How 165 Startups Are Adapting To Work-From-Home
How leaders are adapting to forced remote working
How long will the COVID-19 coronavirus crisis last? What will ‘business as usual’ look like when the pandemic is over? Nobody knows - so we surveyed 165 startup CEOs to find out - and the results were surprising.
If company culture is defined as “the way we work around here” then the one thing we do know for certain, is that the culture of every previous office-based business has changed irrevocably.
If leaders don’t adapt to this reality and start to develop a new culture for their company that fits remote working, it will have a direct impact on their team’s morale, engagement, productivity, motivation, commitment, and their ability to retain their people over the long haul. Ultimately the success of their business. Our survey shows this ‘race to remote-work excellence’, driven by strong company cultures, has already started.
At the end of March CultureGene surveyed 165 predominantly venture backed startup CEOs to find out how they were adapting the way they work to the new work-from-home (WFH) paradigm. This survey request was made within the first two weeks of the UK government encouraging social distancing and shutting down the entertainment and hospitality industries.
Who are our survey respondents? The average founder or CEO who responded leads a startup that has raised £2.2m in fundraising and has a team size of 10 - 24 people. Our earliest stage respondent had a team of 5 - 9 people and was ‘bootstrapping’, and our latest stage respondent had raised over £30m, and had a team of 100 - 249 people to look after.
In short, our survey respondents are a fairly representative spread of the UK startup and scale-up ecosystem, perhaps marginally weighted towards large seed stage companies.
We will conduct a second survey in four to six weeks time to understand how leaders continue to adapt, and how the initial challenges have evolved.
The results we got were interesting, to say the least. If you’re wondering how your team can adapt to work WFH, and looking for inspiration - read on.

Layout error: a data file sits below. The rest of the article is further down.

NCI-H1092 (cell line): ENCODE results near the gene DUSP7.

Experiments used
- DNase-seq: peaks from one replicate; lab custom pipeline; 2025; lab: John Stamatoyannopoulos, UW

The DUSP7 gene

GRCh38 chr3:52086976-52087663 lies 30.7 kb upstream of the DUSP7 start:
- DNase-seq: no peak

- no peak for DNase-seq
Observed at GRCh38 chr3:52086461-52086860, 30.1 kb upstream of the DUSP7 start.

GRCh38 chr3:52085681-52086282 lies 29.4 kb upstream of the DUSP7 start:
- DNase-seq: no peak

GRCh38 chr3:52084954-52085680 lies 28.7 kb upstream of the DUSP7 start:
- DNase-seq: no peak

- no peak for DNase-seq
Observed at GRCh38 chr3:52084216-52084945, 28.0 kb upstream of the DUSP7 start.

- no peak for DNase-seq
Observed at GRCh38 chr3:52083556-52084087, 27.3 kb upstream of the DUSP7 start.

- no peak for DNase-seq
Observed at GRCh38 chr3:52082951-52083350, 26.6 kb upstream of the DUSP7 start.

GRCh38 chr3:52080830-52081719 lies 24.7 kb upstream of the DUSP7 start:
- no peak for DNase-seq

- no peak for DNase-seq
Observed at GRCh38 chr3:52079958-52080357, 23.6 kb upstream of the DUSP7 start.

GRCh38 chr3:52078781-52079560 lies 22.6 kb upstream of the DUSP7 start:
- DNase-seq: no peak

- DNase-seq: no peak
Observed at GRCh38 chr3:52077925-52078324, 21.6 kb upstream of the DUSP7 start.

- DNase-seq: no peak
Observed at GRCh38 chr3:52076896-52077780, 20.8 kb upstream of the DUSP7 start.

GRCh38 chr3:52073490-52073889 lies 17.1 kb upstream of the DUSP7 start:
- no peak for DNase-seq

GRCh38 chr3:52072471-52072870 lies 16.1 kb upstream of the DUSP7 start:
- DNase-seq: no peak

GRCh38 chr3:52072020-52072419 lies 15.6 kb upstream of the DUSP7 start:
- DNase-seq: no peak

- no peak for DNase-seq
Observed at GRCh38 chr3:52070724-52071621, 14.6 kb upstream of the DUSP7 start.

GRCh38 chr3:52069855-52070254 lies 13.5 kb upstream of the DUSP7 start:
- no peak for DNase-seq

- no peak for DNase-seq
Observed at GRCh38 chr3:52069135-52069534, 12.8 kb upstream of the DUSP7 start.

A whopping 76% of respondents believe that the change to working from home will benefit their company’s productivity in the long run. And people seem very confident about this already - two out of three of those positive respondents scored this question an 8, 9 or 10 out of 10. We’ll dive deeper into what these ‘productivity optimists’ are doing differently that might drive their optimism later in the post.
Bernhard Niesner, CEO of language learning company busuu describes why the first few weeks of WFH have made him optimistic about the long term benefits, “At first, I was a bit afraid but after the first week I am convinced that this forced remote set-up will help us to become an even better organisation. There will be challenges, but we have the right processes and a strong team culture in place to adapt and become even more productive in this set-up.”
The busuu team on an All Hands call. We think the Cowboy is the winner.
Although the general sentiment about productivity was positive, there were some who voiced concerns that some business units work better, or worse, remotely than others (*cough* sales department). Jo Eckersley, founder and CEO of Bubbl the location-based mobile marketing platform explained, “Our developers’ productivity has gone up but the commercial team has been finding it harder. Sharing our daily targets and achievements is helping. One to one reassurance with myself as founder CEO and other individuals on the team is becoming really important to keep gauging everyone’s well-being.”
Others are pulling together documentation and processes to ensure expectations around company values and culture are upheld remotely as well as in the office. Mike Papageorge, CEO of ISFWatchkeeper the ship management software company, highlighted the potential impact on employee productivity over time, “We are building a remote work guideline document to provide staff with a reminder of the basics of our culture and our values as the core foundations of what we expect from one another. It’s a means of reminding our team of our DNA, the behaviors we expect to see and feeding back on problems and solutions.”
A lot of the communication in an office environment happens outside of meetings in an ad hoc manner. Information is disseminated through watercooler type conversations and random interactions between people. This is a luxury that is no longer available to leaders in the current WFH scenario. Sean Peters, CEO of DryGro the company developing Lemna as an alternative to Soy explains, “Over-communication is key. When people are not physically present, all the little social cues and quick side conversations that help make a company function can't happen as easily as they would when everyone is around a table together. Making sure your team is speaking to each other frequently is critical to leading a remote company effectively.” Of the respondents:
According to Charles O’Neil, CEO of Coinmode, a payment platform for the computer games industry, “We have found that daily stand ups are vital - not just to update on the status of work but also to ensure the team has an ongoing sense of mission and that everyone is OK.” This sense of mission that O’Neil mentions is one of the building blocks of a well-defined culture and is a reassuring constant for the team in a highly volatile and uncertain world.